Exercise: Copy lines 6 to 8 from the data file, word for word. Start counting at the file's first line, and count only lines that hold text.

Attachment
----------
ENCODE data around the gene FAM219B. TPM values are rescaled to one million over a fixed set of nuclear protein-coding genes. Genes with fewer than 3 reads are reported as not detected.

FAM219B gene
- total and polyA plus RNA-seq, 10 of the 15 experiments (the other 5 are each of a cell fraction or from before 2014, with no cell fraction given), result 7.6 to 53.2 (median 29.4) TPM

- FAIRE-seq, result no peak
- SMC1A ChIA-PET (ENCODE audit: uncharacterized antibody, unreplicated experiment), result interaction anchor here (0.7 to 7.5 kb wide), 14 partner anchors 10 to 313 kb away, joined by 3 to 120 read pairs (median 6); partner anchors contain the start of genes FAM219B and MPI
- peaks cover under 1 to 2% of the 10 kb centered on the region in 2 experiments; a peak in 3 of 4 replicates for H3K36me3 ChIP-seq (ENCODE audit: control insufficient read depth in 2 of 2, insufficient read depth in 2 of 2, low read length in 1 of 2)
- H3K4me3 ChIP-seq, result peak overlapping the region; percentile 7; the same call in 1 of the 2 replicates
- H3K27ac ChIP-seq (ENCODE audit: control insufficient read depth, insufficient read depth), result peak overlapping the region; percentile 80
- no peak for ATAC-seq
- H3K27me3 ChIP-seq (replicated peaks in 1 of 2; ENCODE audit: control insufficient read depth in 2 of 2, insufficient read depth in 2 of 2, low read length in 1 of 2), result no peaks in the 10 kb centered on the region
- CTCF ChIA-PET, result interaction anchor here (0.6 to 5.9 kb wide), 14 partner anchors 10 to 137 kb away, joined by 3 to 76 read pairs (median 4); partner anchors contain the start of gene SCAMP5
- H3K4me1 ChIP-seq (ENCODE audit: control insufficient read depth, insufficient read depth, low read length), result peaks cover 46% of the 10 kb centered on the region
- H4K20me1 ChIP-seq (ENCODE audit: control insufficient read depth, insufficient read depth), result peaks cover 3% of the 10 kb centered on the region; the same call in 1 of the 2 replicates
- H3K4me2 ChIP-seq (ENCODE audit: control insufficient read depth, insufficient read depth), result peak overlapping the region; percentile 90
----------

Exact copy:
- peaks cover under 1 to 2% of the 10 kb centered on the region in 2 experiments; a peak in 3 of 4 replicates for H3K36me3 ChIP-seq (ENCODE audit: control insufficient read depth in 2 of 2, insufficient read depth in 2 of 2, low read length in 1 of 2)
- H3K4me3 ChIP-seq, result peak overlapping the region; percentile 7; the same call in 1 of the 2 replicates
- H3K27ac ChIP-seq (ENCODE audit: control insufficient read depth, insufficient read depth), result peak overlapping the region; percentile 80